So The Joe Mixon Video Tape is out

By Wade Haugen

If there were any question marks surrounding the Joe Mixon saga, and whether he was in the wrong or not, yesterday’s video released by Mixon’s attorneys answered those questions loud and clear. Mixon’s incident at Picklemen’s cafe during the summer of 2014 in which he punched Amelia Molitor,  has been hanging over the Sooner football program since its occurrence.

Watching the video yesterday just confirmed what I had thought all along: How is Joe Mixon still an Oklahoma Sooner? I didn’t need to see a video to have this opinion. Any violence whatsoever towards women is unacceptable, and in Mixon’s case should have resulted in him being booted off the team immediately. As soon as I heard that it was Mixon who had punched Amelia Molitor on that July night, I assumed he would be sent packing. No matter how good of a football player you were, Bob Stoops had always put the program’s integrity and image above any individual talent. However, with Mixon, Stoops did the exact opposite. Another mind blowing aspect to the decision to keep Mixon is that Stoops isn’t the only one to blame for how the situation was handled. While Stoops will catch most of the heat for this whole situation, David Boren, The University of Oklahoma’s President, and Joe Castiglione, Oklahoma’s Athletic Director, were just as much a part of the decision as Stoops.

The fact of the matter is, if Joe Mixon wasn’t a five-star recruit, he would have been let go the morning after his altercation. But he wasn’t. Instead, Stoops and the rest of the OU brass decided to give him a one-year suspension in which Mixon was banned from all team activities.  This one-year suspension essentially served as a redshirt season for Mixon, even though he wasn’t allowed to practice or work out with the team. After seeing the video yesterday, I’m not sure how this was the conclusion they came to.  I have no sources to back up this statement, but for Stoops, Boren, and Castiglione to allow Mixon to stay on the team, they had to have been told that the video would never surface. Originally, that may have been the plan. Things changed, however, and now the University of Oklahoma is left to pick up the pieces from their botched plan.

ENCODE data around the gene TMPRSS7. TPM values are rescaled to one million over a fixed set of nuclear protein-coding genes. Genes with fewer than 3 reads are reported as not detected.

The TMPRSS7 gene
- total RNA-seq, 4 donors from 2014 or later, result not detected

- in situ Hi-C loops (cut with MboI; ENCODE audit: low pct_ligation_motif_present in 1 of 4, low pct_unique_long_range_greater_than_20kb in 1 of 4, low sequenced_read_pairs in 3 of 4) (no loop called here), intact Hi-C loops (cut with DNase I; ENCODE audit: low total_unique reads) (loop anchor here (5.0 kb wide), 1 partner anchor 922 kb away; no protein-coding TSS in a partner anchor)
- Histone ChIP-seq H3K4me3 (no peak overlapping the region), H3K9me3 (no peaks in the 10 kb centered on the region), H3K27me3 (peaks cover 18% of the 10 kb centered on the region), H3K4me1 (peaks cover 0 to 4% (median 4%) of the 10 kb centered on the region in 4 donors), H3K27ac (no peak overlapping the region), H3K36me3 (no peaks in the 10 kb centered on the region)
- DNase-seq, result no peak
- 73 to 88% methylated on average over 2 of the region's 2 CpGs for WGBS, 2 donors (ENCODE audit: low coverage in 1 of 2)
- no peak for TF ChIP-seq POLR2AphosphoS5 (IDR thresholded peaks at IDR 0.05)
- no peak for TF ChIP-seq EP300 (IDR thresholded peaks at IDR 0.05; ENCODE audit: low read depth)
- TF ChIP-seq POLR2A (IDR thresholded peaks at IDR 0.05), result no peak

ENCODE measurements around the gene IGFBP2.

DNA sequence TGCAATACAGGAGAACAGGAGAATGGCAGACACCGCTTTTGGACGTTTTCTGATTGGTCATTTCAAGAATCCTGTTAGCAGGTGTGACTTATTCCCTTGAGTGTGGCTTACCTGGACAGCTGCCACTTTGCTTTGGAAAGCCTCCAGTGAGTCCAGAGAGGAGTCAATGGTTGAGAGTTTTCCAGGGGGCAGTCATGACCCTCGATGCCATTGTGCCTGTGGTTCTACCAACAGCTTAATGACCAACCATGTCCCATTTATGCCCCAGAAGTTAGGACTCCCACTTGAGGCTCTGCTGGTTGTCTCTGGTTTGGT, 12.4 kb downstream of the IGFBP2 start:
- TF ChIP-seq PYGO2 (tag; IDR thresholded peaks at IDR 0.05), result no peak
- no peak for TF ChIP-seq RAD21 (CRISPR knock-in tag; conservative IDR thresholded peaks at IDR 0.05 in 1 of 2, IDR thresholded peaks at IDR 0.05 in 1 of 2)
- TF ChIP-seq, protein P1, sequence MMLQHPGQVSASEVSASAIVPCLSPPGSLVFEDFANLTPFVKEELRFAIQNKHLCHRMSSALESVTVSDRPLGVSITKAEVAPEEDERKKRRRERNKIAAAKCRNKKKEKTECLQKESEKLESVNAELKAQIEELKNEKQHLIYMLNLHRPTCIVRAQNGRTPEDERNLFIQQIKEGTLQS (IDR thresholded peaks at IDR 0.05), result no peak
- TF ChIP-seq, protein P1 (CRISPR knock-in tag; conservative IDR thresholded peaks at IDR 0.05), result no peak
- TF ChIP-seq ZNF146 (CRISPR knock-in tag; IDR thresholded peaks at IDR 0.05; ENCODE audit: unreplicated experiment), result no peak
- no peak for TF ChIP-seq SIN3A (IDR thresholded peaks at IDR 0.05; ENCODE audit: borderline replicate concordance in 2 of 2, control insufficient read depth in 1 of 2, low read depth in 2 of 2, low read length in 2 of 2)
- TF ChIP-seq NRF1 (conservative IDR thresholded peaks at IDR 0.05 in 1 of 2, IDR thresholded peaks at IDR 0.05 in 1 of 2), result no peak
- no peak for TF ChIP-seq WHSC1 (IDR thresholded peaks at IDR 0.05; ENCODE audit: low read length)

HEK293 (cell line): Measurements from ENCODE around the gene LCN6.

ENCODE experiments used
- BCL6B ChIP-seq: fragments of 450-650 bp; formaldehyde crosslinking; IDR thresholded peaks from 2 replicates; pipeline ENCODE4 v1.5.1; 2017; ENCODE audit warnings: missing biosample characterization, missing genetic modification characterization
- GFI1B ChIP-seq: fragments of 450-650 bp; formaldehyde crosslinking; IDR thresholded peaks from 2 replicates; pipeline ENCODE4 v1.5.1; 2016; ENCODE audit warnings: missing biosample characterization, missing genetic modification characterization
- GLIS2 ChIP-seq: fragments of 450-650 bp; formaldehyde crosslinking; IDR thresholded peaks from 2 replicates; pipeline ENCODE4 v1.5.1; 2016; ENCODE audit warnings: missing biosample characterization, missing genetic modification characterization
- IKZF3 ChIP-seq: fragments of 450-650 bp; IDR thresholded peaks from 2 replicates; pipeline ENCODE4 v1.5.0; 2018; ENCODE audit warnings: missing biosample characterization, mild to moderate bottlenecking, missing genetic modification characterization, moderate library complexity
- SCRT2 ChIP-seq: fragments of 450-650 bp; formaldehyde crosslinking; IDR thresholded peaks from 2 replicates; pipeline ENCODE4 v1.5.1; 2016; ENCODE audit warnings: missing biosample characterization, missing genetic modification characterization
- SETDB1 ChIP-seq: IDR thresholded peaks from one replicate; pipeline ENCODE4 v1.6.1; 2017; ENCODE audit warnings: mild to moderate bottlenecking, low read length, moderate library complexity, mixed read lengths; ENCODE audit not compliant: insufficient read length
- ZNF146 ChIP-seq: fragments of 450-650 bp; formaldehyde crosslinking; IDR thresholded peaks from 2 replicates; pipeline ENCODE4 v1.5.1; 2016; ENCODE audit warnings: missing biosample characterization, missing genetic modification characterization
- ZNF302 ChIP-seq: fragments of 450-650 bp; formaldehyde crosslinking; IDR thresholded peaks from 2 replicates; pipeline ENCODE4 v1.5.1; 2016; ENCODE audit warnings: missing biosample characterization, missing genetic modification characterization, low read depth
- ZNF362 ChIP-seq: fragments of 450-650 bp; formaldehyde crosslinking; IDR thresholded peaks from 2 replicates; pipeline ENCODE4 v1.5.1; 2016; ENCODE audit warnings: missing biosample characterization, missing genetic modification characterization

For anyone who saw the video, he or she knows how vicious the punch was that Mixon landed on Molitor, causing her to fall and hit her face on a table, fracturing multiple bones in her face. The most unfortunate thing about the whole situation is that both parties were in the wrong. Nobody is going to come out of this debacle gaining anything positive. Some sources have indicated that one of the reasons that Stoops kept Mixon around is the presence of racism on that July night. Molitor reportedly slung racial slurs Mixon’s way, eventually leading to the punch.  I am not one to speculate what it is like to have racism directed towards me, because it has never happened to me. In my opinion, there is no time or place where using a racial slur is appropriate, especially in the way it was used towards Mixon on that night.  However, no matter how many profane, inappropriate words were directed towards Mixon from Molitor, under no circumstances were Mixon’s actions justifiable.  The California native punched Molitor with an amount of force that was meant for one thing, and one thing only: damage. A terrible split-second decision by the young, star tailback will follow him for the rest of his life. No matter what he accomplishes on the gridiron, Mixon will always be known as the “guy who punched the girl”.

Do I think Joe Mixon is proud of what he did that night? Absolutely not, and quite honestly, I’m not of the opinion that he’s a bad kid. He was a 4.0 student in high school, and Oklahoma coaches have raved about his leadership since arriving in Norman. Lincoln Riley even went so far as saying he thought Mixon would eventually be a team captain for the Sooners. However, on that July night, during the summer of 2014, the 18-year-old Sooner tailback made an immature, inhumane decision that will haunt him for eternity. Mixon committed one of the cardinal sins of our society; inflicting violence on a woman, and that stigma will never leave him. Do I think Bob Stoops is proud of the decision he made by keeping Mixon on the team? No. If Stoops had it to do over again, I would hope he would let go of Mixon in a heartbeat. The success Oklahoma has experienced since that night hasn’t been worth the coinciding backlash sent their way. In this world we live in, we don’t get a chance to do things over again. The results of  OU’s decisions are non-refundable, and as a result there will be an ominous dark cloud hovering above the Oklahoma football program for quite some time. The origin of this cloud resides within the right fist of Joe Mixon.



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